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I don't have a robot, I have a living creature that has her own complex set of rules and feelings. If my boss says jump usually I say how high, but not every day is the best day for that. Why should I expect my dog to be more perfect than me?

Most people think their dog is completely friendly, yet the dog is constantly giving off warning signs that it's not. It's not black and white, the dog isn't either perfectly friendly or an attack dog.
You might misunderstand me. I also have a living creature as a pet, not a robot but I couldn't for even a second imagine my dogs biting me because I pushed their bottoms down to sit. (maybe if they were in a LOT of pain) I do watch for signs of stress or discomfort in my dogs and I wouldn't ask them to do something that would hurt them just because I can. I also would NOT expect my dog to bite me because it simply doesn't feel like sitting and I push down on its butt. If I beat them or hit them I guess I would deserve a bite but not just for putting a little pressure on their butts. Also we are talking about a pretty young dog. Maybe I have had the same breed for far too long but at that age, I wouldn't expect too many grumpy days. Which is why I immediately wondered about health.
 

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You might misunderstand me. I also have a living creature as a pet, not a robot but I couldn't for even a second imagine my dogs biting me because I pushed their bottoms down to sit. (maybe if they were in a LOT of pain) I do watch for signs of stress or discomfort in my dogs and I wouldn't ask them to do something that would hurt them just because I can. I also would NOT expect my dog to bite me because it simply doesn't feel like sitting and I push down on its butt. If I beat them or hit them I guess I would deserve a bite but not just for putting a little pressure on their butts. Also we are talking about a pretty young dog. Maybe I have had the same breed for far too long but at that age, I wouldn't expect too many grumpy days. Which is why I immediately wondered about health.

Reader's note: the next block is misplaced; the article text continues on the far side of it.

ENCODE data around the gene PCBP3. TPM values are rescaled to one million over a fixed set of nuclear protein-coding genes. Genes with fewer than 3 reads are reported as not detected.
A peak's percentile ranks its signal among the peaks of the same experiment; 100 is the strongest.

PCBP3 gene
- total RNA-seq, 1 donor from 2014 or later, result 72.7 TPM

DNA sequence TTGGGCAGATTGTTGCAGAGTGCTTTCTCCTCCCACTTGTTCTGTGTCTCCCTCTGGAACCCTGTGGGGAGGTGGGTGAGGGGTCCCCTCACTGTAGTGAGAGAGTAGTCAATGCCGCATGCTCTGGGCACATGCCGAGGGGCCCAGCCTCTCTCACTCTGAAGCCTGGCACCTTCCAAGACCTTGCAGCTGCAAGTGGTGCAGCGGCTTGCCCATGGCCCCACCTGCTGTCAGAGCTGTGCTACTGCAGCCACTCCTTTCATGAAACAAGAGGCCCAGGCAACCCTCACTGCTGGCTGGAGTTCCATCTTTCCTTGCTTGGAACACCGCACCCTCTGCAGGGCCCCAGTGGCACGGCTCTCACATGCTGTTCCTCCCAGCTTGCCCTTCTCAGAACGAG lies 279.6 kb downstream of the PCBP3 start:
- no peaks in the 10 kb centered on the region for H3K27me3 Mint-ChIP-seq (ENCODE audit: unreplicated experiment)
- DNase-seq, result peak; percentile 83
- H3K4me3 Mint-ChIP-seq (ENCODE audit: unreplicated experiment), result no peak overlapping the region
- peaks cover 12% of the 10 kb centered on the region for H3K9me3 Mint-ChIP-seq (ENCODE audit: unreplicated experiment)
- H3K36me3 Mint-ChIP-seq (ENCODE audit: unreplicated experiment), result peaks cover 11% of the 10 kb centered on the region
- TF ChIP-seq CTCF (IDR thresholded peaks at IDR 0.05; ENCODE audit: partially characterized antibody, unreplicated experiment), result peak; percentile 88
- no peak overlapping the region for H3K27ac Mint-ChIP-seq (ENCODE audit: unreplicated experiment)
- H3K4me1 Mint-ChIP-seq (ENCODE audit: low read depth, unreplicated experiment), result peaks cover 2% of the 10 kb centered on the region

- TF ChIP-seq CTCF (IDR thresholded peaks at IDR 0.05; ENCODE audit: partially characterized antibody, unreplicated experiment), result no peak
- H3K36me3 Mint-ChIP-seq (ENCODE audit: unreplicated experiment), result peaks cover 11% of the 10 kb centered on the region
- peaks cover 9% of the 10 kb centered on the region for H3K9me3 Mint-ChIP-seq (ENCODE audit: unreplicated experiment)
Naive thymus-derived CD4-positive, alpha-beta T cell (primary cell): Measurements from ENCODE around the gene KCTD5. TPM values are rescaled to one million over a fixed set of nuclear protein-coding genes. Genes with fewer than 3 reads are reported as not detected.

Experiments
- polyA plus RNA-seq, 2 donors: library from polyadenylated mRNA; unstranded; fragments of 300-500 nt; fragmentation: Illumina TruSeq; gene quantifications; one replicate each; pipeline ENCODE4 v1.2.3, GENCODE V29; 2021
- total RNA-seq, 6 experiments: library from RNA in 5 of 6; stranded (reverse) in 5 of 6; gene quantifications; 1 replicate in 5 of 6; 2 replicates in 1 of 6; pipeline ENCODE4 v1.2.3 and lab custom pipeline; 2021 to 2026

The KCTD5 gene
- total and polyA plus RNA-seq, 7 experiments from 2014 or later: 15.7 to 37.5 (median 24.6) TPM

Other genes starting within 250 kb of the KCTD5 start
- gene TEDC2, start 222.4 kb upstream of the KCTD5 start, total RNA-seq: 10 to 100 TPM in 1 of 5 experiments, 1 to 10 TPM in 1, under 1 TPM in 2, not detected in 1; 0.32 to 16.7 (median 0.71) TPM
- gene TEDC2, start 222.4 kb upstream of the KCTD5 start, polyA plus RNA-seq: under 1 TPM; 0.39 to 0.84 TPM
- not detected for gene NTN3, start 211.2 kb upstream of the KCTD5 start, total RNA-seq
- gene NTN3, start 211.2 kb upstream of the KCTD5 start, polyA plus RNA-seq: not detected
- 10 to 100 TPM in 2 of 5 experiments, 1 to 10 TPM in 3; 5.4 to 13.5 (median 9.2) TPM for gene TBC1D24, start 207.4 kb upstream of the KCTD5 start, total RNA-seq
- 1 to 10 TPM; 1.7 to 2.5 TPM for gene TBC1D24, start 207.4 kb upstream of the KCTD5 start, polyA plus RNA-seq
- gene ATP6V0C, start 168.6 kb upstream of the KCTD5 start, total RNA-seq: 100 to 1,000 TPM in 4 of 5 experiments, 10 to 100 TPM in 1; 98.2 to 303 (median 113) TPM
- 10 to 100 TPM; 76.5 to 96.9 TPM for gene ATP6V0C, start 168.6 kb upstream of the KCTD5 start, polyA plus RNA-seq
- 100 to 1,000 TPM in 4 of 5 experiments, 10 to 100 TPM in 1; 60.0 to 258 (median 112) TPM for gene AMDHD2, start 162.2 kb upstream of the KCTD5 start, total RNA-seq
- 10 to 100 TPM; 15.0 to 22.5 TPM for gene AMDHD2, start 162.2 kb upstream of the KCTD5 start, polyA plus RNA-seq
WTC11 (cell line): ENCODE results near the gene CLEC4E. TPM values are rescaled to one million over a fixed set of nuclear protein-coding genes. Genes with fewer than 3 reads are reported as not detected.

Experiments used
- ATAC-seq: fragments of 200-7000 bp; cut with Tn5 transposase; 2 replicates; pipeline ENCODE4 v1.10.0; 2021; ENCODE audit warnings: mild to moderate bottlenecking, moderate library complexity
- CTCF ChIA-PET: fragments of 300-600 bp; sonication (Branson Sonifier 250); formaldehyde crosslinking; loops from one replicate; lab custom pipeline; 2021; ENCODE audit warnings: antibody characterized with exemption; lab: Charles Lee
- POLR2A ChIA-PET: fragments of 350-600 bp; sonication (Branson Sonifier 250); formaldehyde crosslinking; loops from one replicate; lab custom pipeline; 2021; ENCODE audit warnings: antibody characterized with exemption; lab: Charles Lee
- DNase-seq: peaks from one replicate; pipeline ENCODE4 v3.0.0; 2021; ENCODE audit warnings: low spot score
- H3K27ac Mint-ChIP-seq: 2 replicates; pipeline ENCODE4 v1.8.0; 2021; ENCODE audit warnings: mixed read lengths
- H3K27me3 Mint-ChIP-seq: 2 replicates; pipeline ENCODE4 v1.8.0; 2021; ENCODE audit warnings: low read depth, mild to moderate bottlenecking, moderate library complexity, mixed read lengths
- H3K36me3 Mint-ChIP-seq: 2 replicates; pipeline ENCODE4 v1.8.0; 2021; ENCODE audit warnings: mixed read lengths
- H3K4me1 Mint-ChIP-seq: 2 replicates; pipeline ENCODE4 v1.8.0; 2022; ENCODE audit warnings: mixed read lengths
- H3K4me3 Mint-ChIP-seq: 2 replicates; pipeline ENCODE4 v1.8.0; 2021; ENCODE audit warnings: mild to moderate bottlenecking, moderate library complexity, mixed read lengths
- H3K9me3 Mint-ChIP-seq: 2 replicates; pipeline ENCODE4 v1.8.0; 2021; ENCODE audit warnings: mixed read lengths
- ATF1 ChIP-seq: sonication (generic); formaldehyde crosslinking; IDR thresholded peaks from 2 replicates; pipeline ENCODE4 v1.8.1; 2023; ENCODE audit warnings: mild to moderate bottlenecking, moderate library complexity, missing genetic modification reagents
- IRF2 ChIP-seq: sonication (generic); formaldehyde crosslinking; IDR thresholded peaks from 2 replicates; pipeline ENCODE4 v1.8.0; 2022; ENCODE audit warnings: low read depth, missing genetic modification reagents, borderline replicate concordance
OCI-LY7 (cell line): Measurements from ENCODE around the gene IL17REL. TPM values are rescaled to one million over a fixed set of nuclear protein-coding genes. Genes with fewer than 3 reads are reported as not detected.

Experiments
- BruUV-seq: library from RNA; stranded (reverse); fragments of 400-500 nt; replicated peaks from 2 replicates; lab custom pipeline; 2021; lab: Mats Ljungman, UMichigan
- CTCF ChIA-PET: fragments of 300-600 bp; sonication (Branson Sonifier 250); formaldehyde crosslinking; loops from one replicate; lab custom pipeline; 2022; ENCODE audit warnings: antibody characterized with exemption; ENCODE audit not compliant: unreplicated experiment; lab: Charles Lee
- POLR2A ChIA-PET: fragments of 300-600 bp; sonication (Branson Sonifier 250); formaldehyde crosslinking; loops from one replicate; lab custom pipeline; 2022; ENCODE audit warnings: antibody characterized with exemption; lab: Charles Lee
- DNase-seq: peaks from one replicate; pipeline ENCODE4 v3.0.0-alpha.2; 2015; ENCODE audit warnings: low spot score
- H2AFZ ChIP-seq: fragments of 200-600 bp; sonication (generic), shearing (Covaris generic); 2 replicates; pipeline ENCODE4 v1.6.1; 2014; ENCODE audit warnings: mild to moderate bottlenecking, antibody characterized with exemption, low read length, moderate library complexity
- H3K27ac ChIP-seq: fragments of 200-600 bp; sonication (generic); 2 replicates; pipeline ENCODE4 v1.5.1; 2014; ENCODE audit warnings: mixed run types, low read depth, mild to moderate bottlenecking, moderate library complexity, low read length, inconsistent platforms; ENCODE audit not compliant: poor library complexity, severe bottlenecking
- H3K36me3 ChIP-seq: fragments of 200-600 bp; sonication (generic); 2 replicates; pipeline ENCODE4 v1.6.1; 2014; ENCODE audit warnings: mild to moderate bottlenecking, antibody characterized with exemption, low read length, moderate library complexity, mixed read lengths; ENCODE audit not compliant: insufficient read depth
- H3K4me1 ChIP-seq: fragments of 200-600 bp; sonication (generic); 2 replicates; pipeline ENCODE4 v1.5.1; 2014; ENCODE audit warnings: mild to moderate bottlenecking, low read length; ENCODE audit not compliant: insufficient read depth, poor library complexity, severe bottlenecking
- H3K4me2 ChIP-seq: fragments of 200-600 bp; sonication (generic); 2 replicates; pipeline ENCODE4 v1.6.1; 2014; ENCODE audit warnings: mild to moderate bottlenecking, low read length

I have to agree with Inga. A well trained, well socialized dog unless suddenly abused or in pain should never bite its owner. Even on your dog's grumpiest day it should not bite you.
 

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Second, there are better ways to get a sit than to push a dog's butt down. This is the old way of doing it. A better way is to raise the treat over the dogs nose (up high) and then move it back. Most dogs will sit naturally and if they don't, try doing this with a wall behind them.
Thanks for the tip on sit. My only recent experience is with a big dog, who learned sit using the over the nose method very easily. But I was trying to teach my sister's maltese to sit the other day and was not having any luck with such a little dog - I couldn't get the angle right and he just kept backing up. The wall idea should work - thanks.
 

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I have to agree with Inga. A well trained, well socialized dog unless suddenly abused or in pain should never bite its owner. Even on your dog's grumpiest day it should not bite you.
Add well bred to the list as well. Sometimes you just get rotten genetics and no amount of training or socializing will totally fix the problem. *cough* Chloe! *cough*
 

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Thanks for the tip on sit. My only recent experience is with a big dog, who learned sit using the over the nose method very easily. But I was trying to teach my sister's maltese to sit the other day and was not having any luck with such a little dog - I couldn't get the angle right and he just kept backing up. The wall idea should work - thanks.
That's when capturing works great. I can't lure Sadie to sit for anything, but she learned it through capturing.
 
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